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UAL Burns Through $12+ Mil/day In January  
User currently offlineOuboy79 From United States of America, joined Nov 2001, 4601 posts, RR: 23
Posted (11 years 6 months 3 weeks 4 days 23 hours ago) and read 2614 times:

The story:

http://biz.yahoo.com/djus/030304/1430000989_1.html

20 replies: All unread, jump to last
 
User currently offlineSinlock From United States of America, joined Dec 2000, 1648 posts, RR: 2
Reply 1, posted (11 years 6 months 3 weeks 4 days 21 hours ago) and read 2499 times:

This makes me wonder how much of this is from UAL's bookings being down.
I know a lot of people who try to NOT fly UAL when they go somewere.



My Country can beat up your Country....
User currently offlineCactusA319 From United States of America, joined Jan 2000, 2918 posts, RR: 25
Reply 2, posted (11 years 6 months 3 weeks 4 days 21 hours ago) and read 2485 times:

I know a lot of people who try to NOT fly UAL when they go somewere.

That's true. My company has avoided booking on United out of ORD lately, instead opting for AA or DL.



User currently offlinePrebennorholm From Denmark, joined Mar 2000, 6454 posts, RR: 54
Reply 3, posted (11 years 6 months 3 weeks 4 days 20 hours ago) and read 2454 times:

It is beyond me how this can continue. Under chapter 11 protection fuel is paid before it hits the fuel tanks in the planes. Who pays the fuel? Who pays the wages? Who pays maintenance and spare parts, landing fees, insurance etc.?

And why do the plane lessors let them continue to fly "their" planes?

UAL must raise ticket prices by 28% without losing one single passenger just to make a break even, not any profit!!!

Who pays the bills? How can it happen? What kind of money tank makes this possible?



Always keep your number of landings equal to your number of take-offs, Preben Norholm
User currently offlineArtsyman From United States of America, joined Feb 2001, 4745 posts, RR: 34
Reply 4, posted (11 years 6 months 3 weeks 4 days 20 hours ago) and read 2424 times:

What makes this slightly more interesting is that they lost all this money while not paying all their bills. From what I understand they have not made all lease payments etc during this time either.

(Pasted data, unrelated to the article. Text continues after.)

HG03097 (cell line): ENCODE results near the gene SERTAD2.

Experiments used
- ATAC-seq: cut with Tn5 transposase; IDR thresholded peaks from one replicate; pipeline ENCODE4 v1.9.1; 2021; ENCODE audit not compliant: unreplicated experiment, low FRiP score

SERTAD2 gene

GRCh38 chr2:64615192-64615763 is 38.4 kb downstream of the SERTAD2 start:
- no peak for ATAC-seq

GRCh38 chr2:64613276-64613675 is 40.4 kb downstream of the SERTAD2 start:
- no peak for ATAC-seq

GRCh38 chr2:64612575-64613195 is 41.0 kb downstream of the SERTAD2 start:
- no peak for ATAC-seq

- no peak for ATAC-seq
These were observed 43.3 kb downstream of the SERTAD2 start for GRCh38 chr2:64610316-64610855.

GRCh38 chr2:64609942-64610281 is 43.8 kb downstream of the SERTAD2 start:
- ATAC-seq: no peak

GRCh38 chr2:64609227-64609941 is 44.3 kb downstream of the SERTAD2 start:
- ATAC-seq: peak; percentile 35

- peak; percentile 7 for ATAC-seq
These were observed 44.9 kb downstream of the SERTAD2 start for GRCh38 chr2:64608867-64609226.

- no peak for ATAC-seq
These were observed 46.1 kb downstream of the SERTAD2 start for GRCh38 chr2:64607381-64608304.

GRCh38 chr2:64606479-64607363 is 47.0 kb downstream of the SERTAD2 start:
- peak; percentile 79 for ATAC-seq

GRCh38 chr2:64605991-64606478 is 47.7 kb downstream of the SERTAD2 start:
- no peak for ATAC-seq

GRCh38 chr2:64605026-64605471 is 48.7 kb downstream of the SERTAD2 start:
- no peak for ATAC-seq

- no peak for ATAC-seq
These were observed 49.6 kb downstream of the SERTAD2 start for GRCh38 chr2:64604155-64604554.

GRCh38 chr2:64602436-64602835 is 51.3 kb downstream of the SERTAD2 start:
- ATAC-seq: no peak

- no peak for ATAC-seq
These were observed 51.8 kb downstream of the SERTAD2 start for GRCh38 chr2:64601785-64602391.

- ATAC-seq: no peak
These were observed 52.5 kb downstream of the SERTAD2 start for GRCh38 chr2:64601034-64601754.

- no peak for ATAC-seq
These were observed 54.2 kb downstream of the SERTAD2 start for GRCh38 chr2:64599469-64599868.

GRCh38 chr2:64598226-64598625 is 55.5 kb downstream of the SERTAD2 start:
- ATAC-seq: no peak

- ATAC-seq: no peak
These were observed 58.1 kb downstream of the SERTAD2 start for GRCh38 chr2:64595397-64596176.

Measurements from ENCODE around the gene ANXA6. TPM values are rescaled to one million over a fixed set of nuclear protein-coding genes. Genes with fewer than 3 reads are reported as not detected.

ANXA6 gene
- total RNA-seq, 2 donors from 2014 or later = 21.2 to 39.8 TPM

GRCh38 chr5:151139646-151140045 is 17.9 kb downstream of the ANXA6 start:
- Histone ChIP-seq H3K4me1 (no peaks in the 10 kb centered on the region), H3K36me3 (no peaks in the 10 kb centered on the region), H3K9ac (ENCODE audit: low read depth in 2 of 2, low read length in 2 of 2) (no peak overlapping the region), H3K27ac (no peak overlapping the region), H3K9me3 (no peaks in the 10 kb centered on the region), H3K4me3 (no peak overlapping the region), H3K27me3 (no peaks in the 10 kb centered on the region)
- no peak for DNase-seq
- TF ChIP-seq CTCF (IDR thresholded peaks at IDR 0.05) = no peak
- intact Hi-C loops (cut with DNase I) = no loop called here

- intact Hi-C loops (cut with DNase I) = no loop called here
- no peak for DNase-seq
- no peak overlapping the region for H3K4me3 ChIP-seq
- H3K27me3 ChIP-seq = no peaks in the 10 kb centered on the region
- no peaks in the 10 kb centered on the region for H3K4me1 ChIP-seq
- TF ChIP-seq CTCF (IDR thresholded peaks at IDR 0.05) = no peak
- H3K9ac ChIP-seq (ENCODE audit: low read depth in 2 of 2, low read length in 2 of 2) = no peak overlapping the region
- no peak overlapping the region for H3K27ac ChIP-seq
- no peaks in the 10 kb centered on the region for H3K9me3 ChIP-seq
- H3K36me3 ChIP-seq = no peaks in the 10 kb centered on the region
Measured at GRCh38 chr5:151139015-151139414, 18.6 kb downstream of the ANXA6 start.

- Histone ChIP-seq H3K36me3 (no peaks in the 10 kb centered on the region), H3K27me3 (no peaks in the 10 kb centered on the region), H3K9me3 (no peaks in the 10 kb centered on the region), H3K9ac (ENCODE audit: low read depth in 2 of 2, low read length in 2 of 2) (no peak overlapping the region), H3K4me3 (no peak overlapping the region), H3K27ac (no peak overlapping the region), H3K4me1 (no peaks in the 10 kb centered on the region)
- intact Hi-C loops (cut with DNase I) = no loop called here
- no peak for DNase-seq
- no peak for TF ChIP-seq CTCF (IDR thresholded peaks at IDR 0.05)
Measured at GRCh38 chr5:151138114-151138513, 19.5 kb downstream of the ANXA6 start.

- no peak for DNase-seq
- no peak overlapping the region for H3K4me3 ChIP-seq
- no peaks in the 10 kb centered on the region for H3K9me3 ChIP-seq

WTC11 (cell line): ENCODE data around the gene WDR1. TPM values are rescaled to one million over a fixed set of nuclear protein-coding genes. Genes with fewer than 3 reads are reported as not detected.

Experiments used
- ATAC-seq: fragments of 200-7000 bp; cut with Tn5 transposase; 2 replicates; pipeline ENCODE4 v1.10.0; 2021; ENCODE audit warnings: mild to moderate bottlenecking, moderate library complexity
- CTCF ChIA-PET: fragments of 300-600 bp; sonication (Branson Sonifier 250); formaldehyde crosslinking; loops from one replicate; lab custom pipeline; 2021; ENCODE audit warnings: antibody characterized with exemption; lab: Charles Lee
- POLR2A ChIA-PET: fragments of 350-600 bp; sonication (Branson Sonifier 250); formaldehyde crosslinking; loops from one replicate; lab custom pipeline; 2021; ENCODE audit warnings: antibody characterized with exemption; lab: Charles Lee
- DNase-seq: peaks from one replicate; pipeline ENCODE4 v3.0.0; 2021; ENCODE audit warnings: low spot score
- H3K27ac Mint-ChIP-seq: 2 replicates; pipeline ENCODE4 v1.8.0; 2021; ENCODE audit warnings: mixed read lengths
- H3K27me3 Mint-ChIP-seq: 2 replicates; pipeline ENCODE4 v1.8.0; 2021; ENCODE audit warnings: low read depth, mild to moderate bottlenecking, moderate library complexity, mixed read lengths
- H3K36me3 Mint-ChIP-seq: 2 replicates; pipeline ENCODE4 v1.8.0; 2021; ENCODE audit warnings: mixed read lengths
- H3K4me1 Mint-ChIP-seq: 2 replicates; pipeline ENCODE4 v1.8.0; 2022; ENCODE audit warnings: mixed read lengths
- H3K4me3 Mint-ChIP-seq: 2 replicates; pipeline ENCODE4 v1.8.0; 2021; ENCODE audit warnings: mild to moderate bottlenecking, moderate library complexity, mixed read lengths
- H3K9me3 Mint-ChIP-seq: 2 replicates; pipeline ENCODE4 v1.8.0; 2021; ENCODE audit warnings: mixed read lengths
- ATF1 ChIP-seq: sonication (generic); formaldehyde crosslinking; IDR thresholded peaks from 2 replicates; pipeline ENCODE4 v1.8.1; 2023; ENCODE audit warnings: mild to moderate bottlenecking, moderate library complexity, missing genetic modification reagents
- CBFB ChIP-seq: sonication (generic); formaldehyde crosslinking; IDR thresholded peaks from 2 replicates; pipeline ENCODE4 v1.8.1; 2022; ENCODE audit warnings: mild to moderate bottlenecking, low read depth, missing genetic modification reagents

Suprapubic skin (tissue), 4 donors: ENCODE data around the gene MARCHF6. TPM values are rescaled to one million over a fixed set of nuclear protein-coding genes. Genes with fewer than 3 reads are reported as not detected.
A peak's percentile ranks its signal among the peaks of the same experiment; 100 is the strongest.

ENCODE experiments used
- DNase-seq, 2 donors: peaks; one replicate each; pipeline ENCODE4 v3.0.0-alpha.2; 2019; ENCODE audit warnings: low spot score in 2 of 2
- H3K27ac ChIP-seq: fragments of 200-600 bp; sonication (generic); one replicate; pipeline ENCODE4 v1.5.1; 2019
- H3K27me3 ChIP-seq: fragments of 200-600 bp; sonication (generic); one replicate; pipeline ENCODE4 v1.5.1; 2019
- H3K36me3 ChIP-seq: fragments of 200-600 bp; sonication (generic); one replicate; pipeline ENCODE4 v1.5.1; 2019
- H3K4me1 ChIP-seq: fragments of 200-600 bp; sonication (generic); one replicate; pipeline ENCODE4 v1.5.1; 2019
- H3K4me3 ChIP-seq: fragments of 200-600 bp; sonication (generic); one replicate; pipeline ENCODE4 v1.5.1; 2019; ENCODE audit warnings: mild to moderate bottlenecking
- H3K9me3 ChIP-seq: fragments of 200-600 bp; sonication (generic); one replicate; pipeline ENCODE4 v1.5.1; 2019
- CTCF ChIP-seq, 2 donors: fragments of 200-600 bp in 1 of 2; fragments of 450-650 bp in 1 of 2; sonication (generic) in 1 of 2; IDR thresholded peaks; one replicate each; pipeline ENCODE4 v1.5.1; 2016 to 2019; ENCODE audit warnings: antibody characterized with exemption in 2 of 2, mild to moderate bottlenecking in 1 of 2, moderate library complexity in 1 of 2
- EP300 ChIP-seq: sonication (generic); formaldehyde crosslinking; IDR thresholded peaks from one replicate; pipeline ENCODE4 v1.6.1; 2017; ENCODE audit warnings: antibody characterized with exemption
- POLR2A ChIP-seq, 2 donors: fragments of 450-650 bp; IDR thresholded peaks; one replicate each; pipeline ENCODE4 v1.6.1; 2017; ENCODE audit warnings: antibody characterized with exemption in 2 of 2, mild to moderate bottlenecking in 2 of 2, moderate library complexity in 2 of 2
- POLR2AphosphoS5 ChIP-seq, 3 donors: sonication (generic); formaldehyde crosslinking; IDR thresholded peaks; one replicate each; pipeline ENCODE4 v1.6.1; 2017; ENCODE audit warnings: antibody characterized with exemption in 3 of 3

Nonetheless, we can hope they survive
Jer


User currently offlineN79969 From , joined Dec 1969, posts, RR:
Reply 5, posted (11 years 6 months 3 weeks 4 days 20 hours ago) and read 2401 times:

I don't see the light at the end of this tunnel either.

User currently offlineBrett80211 From United States of America, joined Feb 2000, 266 posts, RR: 1
Reply 6, posted (11 years 6 months 3 weeks 4 days 19 hours ago) and read 2353 times:

Give it up!Know one really know's what's going to happed to United at this point.They could go under, or they will emerge as a new profitable airline.You have your opinions, but it's too soon to know whats going to happen to UAL. United forever....-Brett

User currently offlineDonder10 From Canada, joined Oct 2001, 6660 posts, RR: 21
Reply 7, posted (11 years 6 months 3 weeks 4 days 19 hours ago) and read 2347 times:

Well with a cash burn rate at this level they won't be around much longer will they because it is not sustainable without a massive change in the structure of the airline and its methods of operation.

User currently offlineN777UA From United States of America, joined Mar 2010, 0 posts, RR: 0
Reply 8, posted (11 years 6 months 3 weeks 4 days 19 hours ago) and read 2344 times:

As horrible a loss as this is, $12 mil a day is still far better than the $20 mil that was going out in December. Shows that they are making progress in the cash burn department.

Remember though, this isn't how United is performing now, it's how they were a month and a half ago. Revenue has been going up since then. Also, United reported just a week ago that they are using less of the DIP loan than they had planned to, and that recovery was ahead of schedule.

United has some big changes that need to be made in order to pull through, but if they can make these changes, things may turn out ok.


User currently offlineGigneil From United States of America, joined Nov 2002, 16347 posts, RR: 85
Reply 9, posted (11 years 6 months 3 weeks 4 days 19 hours ago) and read 2336 times:

United's load averages are UP, not down.

Many companies like HP have instructed their employees to fly UA whenever possible.

N


User currently offlineArtsyman From United States of America, joined Feb 2001, 4745 posts, RR: 34
Reply 10, posted (11 years 6 months 3 weeks 4 days 19 hours ago) and read 2314 times:

As horrible a loss as this is, $12 mil a day is still far better than the $20 mil that was going out in December.

*********************************